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Appointed in July to finish the term of her predecessor, the former assistant clerk files for election

If elected as Yamhill County's next clerk, Keri Hinton will be in familiar territory, having served in the position for the past several months, named assistant clerk in late 2021.Hinton

The 49-year-old served under former clerk Brian Van Bergen until his departure in early July to take a job in Marion County. Fortunately, as Van Bergen would soon lose his job due to term limits. Hinton was appointed in June by the Board of Commissioners to complete Van Bergen's term through the end of the year.

Hinton appears well versed on Yamhill County government in general, having served in a variety of roles.

"I have worked for the county for over eight years, with seven-and-a-half being an executive administrator for the commissioners, county administrator and provided support to other departments," she said in an email interview.

Hinton — a high school grad with continuing education classes in bookkeeping, accounting and office management under her belt — has definite ideas on the myriad duties with which the clerk is charged.

"The primary responsibility of a county clerk is that they are the official record keeper of the county, the recorder of land deeds and liens; the record keeper of the commissioners' journal; the clerk to the Board of Property Tax Appeals; issuer of marriage licenses; perform civil marriage ceremonies; issues county business licenses; passport acceptance officer and last but not least, chief elections officer," she said.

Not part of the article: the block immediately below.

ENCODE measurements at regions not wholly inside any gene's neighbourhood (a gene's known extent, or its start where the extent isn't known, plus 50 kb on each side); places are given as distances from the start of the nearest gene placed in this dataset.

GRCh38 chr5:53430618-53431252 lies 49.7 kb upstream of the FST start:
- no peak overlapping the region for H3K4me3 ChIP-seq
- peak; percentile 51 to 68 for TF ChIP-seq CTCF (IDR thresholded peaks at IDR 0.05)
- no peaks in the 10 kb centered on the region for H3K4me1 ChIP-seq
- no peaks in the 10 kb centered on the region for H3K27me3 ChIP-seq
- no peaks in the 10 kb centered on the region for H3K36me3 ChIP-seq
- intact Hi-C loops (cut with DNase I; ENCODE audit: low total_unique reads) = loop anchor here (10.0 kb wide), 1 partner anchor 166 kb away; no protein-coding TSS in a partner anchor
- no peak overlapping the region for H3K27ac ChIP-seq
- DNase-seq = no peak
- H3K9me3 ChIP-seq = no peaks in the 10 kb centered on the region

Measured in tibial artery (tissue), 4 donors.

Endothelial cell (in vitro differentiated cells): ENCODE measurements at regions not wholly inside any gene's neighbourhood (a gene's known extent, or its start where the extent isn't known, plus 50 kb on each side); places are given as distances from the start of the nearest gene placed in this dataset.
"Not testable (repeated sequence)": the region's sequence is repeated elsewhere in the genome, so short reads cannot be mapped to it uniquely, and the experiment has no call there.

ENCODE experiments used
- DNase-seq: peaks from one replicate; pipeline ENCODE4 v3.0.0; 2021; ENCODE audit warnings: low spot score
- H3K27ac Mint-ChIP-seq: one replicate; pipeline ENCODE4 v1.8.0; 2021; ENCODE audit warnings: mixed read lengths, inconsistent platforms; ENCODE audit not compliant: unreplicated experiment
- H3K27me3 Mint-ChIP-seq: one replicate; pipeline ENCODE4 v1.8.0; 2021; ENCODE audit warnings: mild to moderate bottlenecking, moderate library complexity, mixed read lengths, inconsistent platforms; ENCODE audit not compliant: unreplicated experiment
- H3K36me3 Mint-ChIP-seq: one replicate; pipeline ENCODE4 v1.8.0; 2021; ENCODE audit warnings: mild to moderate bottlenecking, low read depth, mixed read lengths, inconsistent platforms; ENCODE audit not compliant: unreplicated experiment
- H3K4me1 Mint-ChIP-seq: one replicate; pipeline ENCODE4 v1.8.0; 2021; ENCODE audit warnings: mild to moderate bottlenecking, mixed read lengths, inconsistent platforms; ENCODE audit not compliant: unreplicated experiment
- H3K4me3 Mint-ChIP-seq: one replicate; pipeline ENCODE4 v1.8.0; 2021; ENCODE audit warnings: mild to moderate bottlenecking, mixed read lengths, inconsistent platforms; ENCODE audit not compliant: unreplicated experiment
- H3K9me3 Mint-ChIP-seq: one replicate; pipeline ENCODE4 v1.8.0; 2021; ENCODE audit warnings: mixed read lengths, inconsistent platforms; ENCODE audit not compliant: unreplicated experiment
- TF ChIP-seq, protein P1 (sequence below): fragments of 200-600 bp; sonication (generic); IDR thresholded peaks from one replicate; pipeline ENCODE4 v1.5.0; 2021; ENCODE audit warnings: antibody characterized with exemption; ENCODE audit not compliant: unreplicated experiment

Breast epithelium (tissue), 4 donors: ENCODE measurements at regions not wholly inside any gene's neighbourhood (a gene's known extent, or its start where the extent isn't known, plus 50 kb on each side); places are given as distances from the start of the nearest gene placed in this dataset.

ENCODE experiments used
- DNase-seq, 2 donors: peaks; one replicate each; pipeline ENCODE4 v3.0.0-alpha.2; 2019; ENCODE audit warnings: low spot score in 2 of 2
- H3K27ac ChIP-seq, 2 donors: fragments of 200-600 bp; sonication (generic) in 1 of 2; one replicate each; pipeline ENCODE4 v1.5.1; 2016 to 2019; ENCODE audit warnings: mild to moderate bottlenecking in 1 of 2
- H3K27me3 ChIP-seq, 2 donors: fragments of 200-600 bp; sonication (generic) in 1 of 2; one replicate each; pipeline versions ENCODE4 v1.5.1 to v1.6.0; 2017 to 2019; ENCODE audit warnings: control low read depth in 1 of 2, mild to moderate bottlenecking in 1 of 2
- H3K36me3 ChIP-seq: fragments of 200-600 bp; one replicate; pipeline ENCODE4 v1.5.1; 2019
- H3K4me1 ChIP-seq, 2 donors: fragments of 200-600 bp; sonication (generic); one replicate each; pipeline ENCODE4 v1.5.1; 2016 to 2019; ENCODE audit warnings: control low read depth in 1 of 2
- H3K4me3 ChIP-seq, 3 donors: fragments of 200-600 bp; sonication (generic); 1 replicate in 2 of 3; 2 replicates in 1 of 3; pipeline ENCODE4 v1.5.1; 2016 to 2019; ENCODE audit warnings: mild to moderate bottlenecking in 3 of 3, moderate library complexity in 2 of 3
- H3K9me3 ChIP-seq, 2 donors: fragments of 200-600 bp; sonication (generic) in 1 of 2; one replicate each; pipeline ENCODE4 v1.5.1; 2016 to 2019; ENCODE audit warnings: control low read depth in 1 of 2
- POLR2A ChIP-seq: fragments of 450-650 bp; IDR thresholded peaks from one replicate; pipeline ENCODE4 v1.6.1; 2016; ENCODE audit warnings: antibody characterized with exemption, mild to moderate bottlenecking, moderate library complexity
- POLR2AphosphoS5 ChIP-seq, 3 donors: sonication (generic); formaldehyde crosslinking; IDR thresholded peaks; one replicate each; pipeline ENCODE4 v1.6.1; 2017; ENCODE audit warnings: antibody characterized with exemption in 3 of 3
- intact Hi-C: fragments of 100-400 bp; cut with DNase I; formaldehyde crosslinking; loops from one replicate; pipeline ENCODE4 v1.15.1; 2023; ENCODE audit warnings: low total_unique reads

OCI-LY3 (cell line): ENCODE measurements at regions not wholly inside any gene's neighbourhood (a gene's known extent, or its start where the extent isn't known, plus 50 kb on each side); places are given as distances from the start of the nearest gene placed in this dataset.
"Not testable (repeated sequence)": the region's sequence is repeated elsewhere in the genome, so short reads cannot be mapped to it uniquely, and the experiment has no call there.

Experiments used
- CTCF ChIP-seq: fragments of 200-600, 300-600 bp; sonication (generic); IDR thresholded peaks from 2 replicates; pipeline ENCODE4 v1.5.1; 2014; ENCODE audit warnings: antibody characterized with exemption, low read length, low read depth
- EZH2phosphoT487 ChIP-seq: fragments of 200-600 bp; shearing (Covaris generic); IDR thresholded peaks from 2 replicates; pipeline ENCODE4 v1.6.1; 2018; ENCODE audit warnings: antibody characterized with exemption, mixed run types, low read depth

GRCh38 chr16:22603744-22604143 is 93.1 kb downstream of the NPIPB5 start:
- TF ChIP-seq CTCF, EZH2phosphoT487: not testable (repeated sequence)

Hinton is in the unique position of running for an office she currently holds, yet has only begun to get her feet wet.

"There are always challenges in any new position, whether it's in the private sector or the elected world," she said. "It shouldn't stop anyone from making sure that everything keeps moving forward and staying on task to ensure the success of the department as a whole."

If elected, Hinton will face and implement an increasingly complex landscape of laws handed down by the Legislature.

"There are changes that have already happened this year with new legislation," she said. "The clerk, along with staff, must always be ready to move and implement new processes or make adjustments to existing ones in order to navigate the ever-changing world we live in. There is always going to be constant change in order for the different functions of the clerk's office to continue to advance and grow in a secure and safe environment while making sure that the utmost care is taken to be transparent and yet preserve the process."

Following the lead of her predecessor, Hinton is determined to ensure that the county's elections continue to be safe and accurate.

"My highest priority is to continue to make sure that Yamhill County continues forward with the most secure and safe elections as well as efficiently and effectively performing all of the other services we provide citizens each and every day," she said.

Hinton is still getting used to the idea of being Yamhill County clerk.

"This is not something that I knew was coming, so I am still wrapping my head around the last 10 months," she said. "The bottom line is that I care about the county and its citizens and someone like myself who is already invested is a perfect candidate because not only do I know the hard work that has already been put into this office, but I am willing and able to continue the hard work. It is not an easy job, there are many moving pieces and details that need 100% attention at all times, but I am committed to this office and the citizens of Yamhill County for the long haul."

The deadline to file for the position is Aug. 30. As of Aug. 11, the only person to have filed for the position is Newberg resident Corey Fribley, who submitted his paperwork on July 7. Fribley's form was short on information, but he described himself as a retail manager and a graduate of Tualatin High School.


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